I was approached by Metropolitan Opera to be guest on this podcast and it just turned into becoming the host. And that’s been really fun. The wonderful producer Marrin Lazyan, she’s put it all together and I’m there to provide context and if there’s stuff that jibes particularly well with what I know like Otello, the Verdi opera, I can bring in my expertise on blackface and things like that. It’s been great.

And I’m going to be in my first production next year as a mature artist. I’m doing Porgy & Bess with the Greensboro Opera. It’s to open up the new arts center in Greensboro. So it’s kind of part of my involvement in my hometown. And also an opportunity to sing Bess, which I’ve never been able to do. So opera’s come back into my world in kind of unexpected ways. I’m writing an opera. I sing with orchestras on a regular basis. So it’s been really wonderful to see that come back into my life because it is something that I love so much and that I have spent a lot of my years doing. So we’ll see where it goes. I don’t know!

You produced the album Songs of Our Native Daughters, which brings you together with Amythyst Kiah, Allison Russell, and Leyla McCalla. What motivated this and how do you put these women into context?

It was an amazing opportunity. I was already working on this idea of early American musical history and speaking to it through the music of the banjo and the music of minstrelsy for Smithsonian Folkways. So it took this little turn and became a record with these really strong women of color. With my co-producer Dirk Powell, we were talking about who we wanted to be on this project, and that’s where we ended up. I was like, “Oh, this is where it needs to go.” From then on it took this slightly different path down to really talking about the woman of color’s experience in America and having a platform to respond to that in an artistic way.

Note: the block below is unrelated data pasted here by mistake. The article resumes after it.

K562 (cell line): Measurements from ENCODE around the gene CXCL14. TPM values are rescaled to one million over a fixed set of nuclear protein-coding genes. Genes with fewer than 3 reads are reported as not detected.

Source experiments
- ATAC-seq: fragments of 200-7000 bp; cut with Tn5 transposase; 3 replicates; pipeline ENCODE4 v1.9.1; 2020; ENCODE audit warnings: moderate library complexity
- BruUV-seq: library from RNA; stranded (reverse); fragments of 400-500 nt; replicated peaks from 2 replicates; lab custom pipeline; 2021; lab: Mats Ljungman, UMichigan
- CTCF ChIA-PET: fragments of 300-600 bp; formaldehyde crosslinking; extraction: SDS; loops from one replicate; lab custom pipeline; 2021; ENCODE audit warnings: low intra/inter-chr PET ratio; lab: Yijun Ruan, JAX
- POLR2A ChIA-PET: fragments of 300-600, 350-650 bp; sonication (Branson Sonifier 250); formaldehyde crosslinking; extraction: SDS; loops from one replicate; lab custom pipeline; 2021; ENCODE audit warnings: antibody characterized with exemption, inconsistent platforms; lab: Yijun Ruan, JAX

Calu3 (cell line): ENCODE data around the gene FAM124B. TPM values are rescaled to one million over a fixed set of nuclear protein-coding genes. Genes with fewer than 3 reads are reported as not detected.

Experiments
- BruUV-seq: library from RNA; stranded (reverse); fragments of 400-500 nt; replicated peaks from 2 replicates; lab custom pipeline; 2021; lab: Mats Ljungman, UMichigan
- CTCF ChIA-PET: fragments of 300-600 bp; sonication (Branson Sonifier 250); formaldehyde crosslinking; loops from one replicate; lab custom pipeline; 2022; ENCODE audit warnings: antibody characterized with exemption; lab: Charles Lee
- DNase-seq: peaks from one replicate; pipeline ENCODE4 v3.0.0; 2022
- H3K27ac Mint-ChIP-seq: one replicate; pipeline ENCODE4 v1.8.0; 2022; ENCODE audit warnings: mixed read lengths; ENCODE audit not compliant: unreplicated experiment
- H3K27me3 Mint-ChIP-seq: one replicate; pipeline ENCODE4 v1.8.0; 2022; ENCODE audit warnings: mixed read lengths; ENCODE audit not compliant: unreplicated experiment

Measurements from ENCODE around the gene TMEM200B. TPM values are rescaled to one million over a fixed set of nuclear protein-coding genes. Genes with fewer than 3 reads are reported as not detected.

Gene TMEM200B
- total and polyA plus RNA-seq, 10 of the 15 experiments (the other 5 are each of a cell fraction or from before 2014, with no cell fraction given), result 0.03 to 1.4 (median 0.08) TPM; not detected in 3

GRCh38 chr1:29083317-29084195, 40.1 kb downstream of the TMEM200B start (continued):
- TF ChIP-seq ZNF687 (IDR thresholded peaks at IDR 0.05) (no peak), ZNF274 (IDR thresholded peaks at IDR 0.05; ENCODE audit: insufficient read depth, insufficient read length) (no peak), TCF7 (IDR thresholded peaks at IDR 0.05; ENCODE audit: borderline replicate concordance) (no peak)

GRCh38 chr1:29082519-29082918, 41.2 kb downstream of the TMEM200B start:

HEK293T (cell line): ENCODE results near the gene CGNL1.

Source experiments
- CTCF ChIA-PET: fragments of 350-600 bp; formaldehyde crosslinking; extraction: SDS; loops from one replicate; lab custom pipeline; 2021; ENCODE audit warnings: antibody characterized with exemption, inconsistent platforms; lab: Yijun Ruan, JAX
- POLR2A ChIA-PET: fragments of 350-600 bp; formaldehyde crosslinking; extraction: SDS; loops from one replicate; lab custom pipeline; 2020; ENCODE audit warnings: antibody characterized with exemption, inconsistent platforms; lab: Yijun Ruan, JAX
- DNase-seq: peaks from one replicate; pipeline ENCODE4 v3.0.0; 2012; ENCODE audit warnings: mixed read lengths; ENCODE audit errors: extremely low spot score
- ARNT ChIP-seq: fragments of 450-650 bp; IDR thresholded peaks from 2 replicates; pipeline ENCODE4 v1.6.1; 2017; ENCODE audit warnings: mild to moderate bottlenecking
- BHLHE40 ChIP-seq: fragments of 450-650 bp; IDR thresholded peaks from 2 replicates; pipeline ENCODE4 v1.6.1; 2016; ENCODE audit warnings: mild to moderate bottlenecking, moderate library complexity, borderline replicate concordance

And to each of the women who came in, I said, look, bring your banjo. And let’s talk about what it means to be a woman of color here and what it means to have ancestors who’ve gone through what they’ve gone through. It was an amazing experience to watch them feel like they had this space to write about these things that maybe they’ve touched on, but to have days to focus on these themes and these ideas. It was a beautiful collaborative thing. I’ve worked with each of them in various ways so I just knew it was going to work. And it worked better than I could have ever really dreamed. It went places I’d never have considered. That’s why you pick people and then you let the project do what it does instead of going, “It’s not exactly what I envisioned.” Well, usually because it’s better! So leave it alone and let it do what it’s going to do.

In this respect, do you see yourself as a mentor, or as a leader in this widening and overdue effort to infuse folk and roots music with more voices?